Green light for large apartment development in Limerick City

An artist's rendition of the proposed Ardhú House development on the Ennis Road.

LIMERICK City and County Council has given permission for a large-scale development on the north side of the city.

A total of 167 units will be built on the Ardhu site, where the former Limerick Ryan Hotel once stood.

As part of the plans, 167 apartments would be built across five new blocks, ranging from three-storey in height to five-storey in height.

The largest proportion will see 83 two-bedroom apartments built, with a further 82 one-bedroom apartments and two three-bedroomed units.

Among the council’s conditions for granting the development permission is that the developer pay the local authority over €1million in two separate payments for public infrastructure the development will use and as an insurance bond to ensure development is completed.

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The developer is required to pay the council €324,080 for infrastructure, and €751,500 to ensure services for the development are completed. The latter the developer can claim back once work are complete.

It is understood that 17 of the planned units will transfer to Limerick City and County Council to be used as social and affordable housing at a cost of over €9million.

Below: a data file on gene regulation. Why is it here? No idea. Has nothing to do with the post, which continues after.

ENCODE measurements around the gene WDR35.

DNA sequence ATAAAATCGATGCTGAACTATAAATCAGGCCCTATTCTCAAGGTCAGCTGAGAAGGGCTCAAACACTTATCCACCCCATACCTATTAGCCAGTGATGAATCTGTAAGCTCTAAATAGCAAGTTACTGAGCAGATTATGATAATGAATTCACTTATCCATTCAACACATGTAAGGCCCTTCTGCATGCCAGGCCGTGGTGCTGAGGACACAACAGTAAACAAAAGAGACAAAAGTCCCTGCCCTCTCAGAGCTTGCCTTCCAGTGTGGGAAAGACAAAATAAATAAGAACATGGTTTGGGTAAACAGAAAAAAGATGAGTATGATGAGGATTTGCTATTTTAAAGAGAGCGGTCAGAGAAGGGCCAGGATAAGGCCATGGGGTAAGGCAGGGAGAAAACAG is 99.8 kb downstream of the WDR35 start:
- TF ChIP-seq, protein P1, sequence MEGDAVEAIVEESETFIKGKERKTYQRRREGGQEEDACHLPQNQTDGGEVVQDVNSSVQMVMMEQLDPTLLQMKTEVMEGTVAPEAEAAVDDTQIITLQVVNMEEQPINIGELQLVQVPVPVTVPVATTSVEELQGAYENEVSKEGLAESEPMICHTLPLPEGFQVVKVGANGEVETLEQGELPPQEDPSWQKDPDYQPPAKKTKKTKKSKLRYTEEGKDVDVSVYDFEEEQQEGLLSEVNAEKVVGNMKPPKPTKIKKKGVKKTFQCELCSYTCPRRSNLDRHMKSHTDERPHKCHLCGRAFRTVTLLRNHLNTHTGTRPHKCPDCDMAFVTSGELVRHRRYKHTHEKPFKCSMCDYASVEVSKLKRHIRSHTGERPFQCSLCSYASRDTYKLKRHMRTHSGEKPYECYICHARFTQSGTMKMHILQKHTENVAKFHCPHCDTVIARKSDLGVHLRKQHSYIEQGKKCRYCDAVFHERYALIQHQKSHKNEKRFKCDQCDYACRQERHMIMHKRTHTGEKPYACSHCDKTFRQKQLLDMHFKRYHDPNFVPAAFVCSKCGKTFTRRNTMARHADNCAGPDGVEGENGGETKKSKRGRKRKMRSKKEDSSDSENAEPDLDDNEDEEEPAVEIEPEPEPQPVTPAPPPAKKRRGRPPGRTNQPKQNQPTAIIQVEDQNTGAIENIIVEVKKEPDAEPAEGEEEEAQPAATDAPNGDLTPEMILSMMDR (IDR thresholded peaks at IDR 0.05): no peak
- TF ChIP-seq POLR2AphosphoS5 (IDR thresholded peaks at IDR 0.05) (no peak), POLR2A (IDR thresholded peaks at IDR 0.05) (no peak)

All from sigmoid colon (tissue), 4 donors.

One-bed units would cost the council an average of €505,000 each, while a two-bed would see the council shell out over €660,000 each.

These prices “reflect the high standard of design and specification of the proposed residential units, amenities, and facilities,” the planning files state.

As well as the residential aspect of the development, a crèche will also be built on the site and an outdoor play area.

The Ardhu building will be retained and refurbished for residential amenity services, as well as the refurbishment of the former Ardhu licensed premises.

Also on the site is the former Clarion Suites Hotel, which closed in 2010.

Development of the former hotel have already begun, with tenants having moved into some of the 61 constructed apartments.

The plans were subject to a number of objections by locals, with concerns raised about privacy, traffic, car parking, and security.